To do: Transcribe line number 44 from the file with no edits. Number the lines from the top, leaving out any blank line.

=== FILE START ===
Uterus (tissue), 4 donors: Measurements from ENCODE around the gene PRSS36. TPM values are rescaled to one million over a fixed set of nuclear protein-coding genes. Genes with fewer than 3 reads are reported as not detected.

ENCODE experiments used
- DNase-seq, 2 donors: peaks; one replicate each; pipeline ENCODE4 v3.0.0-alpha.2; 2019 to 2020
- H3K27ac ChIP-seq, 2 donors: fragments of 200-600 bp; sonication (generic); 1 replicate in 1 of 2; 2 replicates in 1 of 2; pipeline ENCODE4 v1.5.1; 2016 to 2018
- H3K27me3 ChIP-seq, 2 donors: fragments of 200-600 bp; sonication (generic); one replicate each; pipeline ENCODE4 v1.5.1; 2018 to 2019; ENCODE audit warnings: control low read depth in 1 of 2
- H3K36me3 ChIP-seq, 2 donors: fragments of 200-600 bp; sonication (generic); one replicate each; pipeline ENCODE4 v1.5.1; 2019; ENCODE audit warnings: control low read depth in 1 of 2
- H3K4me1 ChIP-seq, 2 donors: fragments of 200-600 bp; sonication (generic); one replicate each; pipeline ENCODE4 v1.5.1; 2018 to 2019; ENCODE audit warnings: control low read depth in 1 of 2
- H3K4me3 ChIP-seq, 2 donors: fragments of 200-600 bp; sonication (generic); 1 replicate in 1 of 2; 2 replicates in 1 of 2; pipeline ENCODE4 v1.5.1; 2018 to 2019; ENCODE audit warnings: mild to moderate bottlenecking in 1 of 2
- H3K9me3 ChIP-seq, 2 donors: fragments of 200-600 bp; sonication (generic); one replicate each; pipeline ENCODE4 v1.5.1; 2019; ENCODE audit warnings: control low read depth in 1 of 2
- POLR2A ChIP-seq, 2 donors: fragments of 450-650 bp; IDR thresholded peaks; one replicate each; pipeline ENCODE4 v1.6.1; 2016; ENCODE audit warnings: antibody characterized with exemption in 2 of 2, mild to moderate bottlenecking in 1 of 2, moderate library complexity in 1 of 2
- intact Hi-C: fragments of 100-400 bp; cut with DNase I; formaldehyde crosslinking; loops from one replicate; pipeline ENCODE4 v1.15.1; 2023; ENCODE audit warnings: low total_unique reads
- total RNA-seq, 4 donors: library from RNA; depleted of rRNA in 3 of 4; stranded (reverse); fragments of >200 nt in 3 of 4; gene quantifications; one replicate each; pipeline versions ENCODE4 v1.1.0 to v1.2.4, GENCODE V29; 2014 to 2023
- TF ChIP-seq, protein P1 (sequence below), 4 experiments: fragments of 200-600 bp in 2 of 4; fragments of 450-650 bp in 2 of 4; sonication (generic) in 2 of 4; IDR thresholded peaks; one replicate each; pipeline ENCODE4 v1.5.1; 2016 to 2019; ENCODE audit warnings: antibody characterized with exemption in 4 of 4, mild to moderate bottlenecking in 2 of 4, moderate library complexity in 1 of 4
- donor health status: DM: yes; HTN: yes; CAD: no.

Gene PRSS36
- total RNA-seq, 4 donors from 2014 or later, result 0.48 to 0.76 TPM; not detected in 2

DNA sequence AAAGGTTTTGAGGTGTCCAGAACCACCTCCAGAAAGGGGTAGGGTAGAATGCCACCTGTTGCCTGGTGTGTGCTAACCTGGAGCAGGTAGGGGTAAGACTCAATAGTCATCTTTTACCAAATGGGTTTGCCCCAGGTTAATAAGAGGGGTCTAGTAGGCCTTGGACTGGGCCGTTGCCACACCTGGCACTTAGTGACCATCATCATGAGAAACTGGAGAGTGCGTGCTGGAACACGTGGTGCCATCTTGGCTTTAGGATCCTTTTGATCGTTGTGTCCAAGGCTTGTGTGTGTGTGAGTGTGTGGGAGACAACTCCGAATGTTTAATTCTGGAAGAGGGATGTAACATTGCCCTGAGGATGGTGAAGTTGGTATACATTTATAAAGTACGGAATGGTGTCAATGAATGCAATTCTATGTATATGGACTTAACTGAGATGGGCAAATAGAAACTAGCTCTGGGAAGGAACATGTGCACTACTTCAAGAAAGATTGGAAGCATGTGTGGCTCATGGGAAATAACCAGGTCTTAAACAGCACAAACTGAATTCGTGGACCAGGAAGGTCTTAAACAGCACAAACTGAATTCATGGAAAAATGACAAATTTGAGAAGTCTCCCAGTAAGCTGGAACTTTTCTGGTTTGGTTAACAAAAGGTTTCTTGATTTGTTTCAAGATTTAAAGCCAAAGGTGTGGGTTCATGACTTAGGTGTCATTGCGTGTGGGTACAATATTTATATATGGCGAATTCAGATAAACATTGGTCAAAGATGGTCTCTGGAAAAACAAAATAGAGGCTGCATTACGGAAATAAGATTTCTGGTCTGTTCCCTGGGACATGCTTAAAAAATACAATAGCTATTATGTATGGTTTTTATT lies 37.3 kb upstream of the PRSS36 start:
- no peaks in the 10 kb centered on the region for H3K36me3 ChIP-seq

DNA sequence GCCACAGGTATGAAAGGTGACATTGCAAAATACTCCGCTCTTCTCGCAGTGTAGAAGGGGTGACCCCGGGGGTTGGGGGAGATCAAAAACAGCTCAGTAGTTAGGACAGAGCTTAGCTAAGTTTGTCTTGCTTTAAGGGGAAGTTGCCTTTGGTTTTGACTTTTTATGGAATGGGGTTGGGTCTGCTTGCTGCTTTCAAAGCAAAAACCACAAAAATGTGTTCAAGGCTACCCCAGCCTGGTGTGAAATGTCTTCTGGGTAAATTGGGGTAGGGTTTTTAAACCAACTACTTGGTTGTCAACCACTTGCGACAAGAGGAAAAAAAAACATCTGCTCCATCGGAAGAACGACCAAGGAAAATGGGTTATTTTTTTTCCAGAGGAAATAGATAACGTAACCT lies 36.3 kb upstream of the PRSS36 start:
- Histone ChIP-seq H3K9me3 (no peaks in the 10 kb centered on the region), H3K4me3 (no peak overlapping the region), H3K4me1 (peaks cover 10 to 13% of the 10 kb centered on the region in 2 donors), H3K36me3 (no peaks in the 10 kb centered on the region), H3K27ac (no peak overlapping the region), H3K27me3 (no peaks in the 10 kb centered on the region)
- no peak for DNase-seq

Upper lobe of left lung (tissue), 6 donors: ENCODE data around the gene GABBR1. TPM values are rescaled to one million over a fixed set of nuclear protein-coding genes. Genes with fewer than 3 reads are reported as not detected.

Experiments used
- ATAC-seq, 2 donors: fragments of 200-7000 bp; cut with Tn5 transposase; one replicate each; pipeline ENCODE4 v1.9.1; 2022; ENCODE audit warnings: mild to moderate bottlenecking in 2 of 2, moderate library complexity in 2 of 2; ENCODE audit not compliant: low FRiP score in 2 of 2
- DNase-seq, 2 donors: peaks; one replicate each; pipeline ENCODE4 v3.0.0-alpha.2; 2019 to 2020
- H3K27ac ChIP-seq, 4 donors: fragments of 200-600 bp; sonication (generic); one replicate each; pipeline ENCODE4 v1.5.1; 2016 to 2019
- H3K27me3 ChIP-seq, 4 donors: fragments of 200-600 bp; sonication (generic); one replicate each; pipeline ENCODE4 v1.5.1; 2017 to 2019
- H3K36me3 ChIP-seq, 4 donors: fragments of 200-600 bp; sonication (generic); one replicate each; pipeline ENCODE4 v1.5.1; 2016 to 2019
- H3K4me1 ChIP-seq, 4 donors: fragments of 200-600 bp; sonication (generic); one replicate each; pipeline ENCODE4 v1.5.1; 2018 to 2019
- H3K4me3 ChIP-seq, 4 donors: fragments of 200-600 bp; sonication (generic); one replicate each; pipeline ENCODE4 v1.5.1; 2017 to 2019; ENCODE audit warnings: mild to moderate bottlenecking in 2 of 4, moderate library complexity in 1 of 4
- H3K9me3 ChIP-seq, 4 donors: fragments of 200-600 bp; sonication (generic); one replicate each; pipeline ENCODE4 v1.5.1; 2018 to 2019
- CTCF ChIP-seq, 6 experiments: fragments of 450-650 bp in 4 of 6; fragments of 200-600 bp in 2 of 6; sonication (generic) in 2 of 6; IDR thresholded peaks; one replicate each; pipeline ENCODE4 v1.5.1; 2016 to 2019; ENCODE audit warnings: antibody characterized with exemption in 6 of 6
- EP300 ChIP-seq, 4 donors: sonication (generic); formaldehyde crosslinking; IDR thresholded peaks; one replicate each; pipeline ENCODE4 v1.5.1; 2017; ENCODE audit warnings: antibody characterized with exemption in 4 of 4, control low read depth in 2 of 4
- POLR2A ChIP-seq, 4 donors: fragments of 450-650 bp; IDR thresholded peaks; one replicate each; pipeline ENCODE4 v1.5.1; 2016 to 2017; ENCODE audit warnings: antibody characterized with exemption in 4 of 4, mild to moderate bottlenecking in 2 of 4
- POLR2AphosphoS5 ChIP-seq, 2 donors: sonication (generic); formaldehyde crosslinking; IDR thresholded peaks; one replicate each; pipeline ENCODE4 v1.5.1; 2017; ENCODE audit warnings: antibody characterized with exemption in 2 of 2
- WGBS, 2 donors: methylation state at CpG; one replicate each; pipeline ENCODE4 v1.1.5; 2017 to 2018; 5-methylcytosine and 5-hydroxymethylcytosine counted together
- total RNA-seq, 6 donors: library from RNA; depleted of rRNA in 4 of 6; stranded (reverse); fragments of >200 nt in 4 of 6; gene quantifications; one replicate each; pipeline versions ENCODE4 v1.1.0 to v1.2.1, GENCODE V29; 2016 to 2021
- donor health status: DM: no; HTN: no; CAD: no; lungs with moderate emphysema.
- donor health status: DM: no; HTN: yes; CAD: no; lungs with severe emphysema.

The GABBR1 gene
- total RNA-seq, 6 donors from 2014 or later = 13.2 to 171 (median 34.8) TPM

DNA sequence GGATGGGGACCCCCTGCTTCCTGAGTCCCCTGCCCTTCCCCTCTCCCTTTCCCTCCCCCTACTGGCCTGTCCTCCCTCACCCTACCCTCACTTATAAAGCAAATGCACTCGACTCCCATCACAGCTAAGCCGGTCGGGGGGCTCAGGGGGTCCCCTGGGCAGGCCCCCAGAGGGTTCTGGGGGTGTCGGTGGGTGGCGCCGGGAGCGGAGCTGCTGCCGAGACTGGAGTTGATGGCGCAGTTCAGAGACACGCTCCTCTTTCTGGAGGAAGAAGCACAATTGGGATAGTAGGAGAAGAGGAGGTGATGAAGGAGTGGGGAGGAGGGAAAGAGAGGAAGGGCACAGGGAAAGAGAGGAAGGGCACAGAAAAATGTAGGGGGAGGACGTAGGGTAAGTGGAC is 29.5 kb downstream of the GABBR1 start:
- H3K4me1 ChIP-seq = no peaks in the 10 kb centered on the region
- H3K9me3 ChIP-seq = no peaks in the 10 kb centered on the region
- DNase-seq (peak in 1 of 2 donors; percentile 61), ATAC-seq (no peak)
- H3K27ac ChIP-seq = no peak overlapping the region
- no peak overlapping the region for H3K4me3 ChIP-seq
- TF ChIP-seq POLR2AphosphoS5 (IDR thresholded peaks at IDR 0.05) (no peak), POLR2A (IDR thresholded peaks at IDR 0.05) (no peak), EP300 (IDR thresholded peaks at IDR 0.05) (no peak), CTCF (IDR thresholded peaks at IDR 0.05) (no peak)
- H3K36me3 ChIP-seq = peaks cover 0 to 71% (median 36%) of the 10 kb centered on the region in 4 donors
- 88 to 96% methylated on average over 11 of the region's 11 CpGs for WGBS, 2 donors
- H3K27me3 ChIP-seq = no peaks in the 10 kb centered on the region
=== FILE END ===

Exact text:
- H3K9me3 ChIP-seq = no peaks in the 10 kb centered on the region